Quorum confusion: Why there were empty chairs at Civil Rights Commission meeting


Chaos continues for the Davenport Civil Rights Commission. 

The director canceled their monthly meeting planned for Tuesday at noon. 

She says there weren’t enough members for a quorum but some who showed up say otherwise.

The commission’s three new appointees made it to the scheduled meeting along with two other members. 

That means there were enough people to hold a meeting. 

But current members say the new appointees didn’t get there legally. 

Some say the four months of chaos isn’t helping the people who need the commission’s services.

“It’s really frustrating,” says Randy Moore, president of Iowa-American Water company. 

Moore is one of three people confirmed to the Davenport Civil rights Commission in December. 

“We’ve all, since that point, have been trying to fulfill the duties,” Moore says.

“But at every meeting we’ve showed up to, we’ve been asked to either remove ourselves from the meeting or remove ourselves from the table.” 

When Moore, Lee Gaston and Patricia Hardaway showed up to this month’s meeting, the commission director, Latrice Lacey, had news for them. 

“The statement was lack of a quorum [but] if the new commissioners are indeed commissioners– which I believe they are and the council and mayor have asserted repeatedly are, then we would’ve had a quorum,” says Lee Gaston, who is currently finance director for CASI.  

Lacey tells Local 4/Fox 18 News that she did meet behind closed doors with two other commissioners for an administrative meeting. 

Gaston says the current uncertainty puts any commission meetings and decisions into legal question.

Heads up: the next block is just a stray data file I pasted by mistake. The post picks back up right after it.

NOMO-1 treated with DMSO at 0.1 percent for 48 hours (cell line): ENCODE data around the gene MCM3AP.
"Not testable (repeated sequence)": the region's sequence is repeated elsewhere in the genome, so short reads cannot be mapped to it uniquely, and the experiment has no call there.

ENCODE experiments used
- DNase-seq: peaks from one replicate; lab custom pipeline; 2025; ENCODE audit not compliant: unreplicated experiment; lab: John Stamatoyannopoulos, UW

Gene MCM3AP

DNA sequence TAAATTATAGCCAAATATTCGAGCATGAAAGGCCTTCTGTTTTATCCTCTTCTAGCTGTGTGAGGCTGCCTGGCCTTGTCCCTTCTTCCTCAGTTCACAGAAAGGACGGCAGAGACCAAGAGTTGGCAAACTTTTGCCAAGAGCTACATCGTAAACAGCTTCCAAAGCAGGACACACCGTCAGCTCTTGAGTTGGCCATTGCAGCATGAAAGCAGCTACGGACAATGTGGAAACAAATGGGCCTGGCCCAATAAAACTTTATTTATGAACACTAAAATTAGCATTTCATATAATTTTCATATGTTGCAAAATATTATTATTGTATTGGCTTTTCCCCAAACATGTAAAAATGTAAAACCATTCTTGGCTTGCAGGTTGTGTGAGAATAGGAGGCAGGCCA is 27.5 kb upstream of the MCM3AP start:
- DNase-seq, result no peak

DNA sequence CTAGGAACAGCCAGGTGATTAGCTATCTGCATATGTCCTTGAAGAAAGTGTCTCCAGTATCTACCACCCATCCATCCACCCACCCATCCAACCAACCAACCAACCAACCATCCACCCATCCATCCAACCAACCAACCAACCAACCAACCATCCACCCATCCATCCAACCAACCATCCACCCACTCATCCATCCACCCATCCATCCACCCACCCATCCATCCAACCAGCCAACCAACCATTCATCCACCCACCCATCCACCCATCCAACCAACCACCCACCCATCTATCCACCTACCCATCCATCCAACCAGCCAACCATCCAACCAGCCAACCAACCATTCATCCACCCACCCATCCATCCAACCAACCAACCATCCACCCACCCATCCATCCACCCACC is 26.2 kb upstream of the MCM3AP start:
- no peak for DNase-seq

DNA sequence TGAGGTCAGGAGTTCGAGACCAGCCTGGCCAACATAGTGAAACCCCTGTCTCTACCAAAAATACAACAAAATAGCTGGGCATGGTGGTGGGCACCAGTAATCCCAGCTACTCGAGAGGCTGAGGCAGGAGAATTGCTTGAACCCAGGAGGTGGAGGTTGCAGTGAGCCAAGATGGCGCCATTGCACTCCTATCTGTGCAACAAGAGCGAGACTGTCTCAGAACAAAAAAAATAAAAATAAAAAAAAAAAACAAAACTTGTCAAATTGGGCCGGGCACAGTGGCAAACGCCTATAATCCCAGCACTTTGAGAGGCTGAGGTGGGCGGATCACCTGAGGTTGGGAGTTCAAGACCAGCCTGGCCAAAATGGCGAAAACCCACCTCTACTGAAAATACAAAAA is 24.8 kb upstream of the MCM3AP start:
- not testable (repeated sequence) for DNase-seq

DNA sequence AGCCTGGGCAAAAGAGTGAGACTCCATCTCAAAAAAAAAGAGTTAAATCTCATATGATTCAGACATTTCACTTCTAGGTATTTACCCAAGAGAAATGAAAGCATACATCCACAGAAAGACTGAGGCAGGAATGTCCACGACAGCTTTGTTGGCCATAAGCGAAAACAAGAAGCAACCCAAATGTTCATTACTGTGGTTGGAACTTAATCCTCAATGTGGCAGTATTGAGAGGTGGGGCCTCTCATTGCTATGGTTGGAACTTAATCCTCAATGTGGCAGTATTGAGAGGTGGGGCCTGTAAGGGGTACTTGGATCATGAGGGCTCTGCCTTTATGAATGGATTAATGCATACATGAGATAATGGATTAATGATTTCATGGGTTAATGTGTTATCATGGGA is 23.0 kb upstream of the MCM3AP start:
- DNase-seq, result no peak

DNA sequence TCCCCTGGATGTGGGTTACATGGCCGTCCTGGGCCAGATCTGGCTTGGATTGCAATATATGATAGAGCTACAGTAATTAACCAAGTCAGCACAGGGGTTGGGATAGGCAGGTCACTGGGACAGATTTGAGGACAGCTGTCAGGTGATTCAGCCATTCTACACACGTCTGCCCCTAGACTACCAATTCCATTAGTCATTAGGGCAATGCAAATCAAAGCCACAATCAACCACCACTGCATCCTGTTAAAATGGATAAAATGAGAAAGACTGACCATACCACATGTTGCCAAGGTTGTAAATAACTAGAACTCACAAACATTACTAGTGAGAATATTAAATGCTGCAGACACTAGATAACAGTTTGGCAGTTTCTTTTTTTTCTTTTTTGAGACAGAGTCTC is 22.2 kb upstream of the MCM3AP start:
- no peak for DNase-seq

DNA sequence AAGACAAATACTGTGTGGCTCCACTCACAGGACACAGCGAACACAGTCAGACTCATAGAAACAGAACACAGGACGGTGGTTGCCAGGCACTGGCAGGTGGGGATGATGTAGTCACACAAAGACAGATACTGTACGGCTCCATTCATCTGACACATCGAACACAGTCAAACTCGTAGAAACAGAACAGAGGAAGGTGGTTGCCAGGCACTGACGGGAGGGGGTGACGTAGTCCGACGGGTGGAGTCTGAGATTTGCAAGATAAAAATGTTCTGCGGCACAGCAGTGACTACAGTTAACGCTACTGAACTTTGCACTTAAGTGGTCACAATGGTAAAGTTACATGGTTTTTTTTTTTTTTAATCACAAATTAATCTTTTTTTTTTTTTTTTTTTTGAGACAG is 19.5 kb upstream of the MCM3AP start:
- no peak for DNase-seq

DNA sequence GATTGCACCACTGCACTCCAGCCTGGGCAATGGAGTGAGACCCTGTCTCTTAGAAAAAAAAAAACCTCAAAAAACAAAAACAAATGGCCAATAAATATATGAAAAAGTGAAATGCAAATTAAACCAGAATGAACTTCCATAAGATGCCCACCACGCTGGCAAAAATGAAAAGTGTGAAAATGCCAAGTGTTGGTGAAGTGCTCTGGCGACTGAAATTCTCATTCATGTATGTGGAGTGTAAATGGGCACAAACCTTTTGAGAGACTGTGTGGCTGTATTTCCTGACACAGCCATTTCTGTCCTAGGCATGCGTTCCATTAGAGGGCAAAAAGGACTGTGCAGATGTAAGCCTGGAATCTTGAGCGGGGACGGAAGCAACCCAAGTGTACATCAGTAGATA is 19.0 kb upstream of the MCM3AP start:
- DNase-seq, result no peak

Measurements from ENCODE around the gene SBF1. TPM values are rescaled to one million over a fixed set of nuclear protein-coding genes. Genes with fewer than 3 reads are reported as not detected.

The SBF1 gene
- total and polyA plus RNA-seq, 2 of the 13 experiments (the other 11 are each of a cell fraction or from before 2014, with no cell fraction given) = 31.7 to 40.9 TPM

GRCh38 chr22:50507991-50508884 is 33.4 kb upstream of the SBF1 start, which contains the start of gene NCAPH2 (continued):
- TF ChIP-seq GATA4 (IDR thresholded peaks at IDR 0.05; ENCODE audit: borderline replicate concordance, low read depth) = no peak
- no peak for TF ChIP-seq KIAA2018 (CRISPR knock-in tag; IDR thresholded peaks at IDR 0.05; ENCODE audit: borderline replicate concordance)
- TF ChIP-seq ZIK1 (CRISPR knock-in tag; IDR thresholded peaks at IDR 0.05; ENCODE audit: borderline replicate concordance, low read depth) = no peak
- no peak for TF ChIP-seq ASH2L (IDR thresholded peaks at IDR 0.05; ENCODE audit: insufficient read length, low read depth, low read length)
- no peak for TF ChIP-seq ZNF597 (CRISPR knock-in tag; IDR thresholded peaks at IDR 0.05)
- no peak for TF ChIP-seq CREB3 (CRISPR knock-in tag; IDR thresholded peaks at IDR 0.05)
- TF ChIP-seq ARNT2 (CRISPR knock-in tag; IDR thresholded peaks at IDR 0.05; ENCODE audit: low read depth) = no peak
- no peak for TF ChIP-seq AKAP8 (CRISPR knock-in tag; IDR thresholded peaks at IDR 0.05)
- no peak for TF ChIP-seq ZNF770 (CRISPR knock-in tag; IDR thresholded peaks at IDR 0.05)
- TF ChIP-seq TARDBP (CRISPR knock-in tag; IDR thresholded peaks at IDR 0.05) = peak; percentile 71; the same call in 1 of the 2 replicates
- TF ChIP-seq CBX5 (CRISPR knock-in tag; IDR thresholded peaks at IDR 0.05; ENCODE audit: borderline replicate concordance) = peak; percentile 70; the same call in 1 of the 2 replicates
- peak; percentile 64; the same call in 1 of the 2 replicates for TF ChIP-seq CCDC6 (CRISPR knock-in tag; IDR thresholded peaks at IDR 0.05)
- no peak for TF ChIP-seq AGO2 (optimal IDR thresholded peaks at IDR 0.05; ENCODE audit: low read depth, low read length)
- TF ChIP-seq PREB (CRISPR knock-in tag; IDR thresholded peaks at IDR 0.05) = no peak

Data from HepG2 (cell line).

“The legality of the meetings that have been held is in doubt, the outcome of any decision that the people sitting as the commission have made would be tainted if indeed our appointmetns are upheld,” he says. 

Gaston also says the confusion is unfair to the people of Davenport.

“To have a community of people who care about civil rights and protecting the marginalized and the vulnerable divided over something like this is unfortunate at a time when there are bigger fish to fry.” 

Dennis Platt says the chaos sends the wrong message to those who need the commision most. 

“The big fear is that they’ll be discouraged from coming here because it appears so dysfunctional that why would I expose my most vulnerable situation to this nightmare?” Platt says.

He and a handful of neighbors came out to attend the now-postponed meeting hoping to see movement toward a solution. 

“If it’s a procedureal problem, attorneys deal with that, if it’s a structural problem, managers deal with that. If it’s a political problem, mayors deal with that and we’ve got all of that going on here and the people we count on to lead us aren’t here,” says Platt. 

Neighbors and appointees say they hope that solution comes soon.

The new meeting date hasn’t been set yet but Lacey shared a copy of an email she sent to the mayor and council members to request an open discussion regarding the new appointees. 

You can view that email below.

Lacey says she hasn’t received a response, yet.

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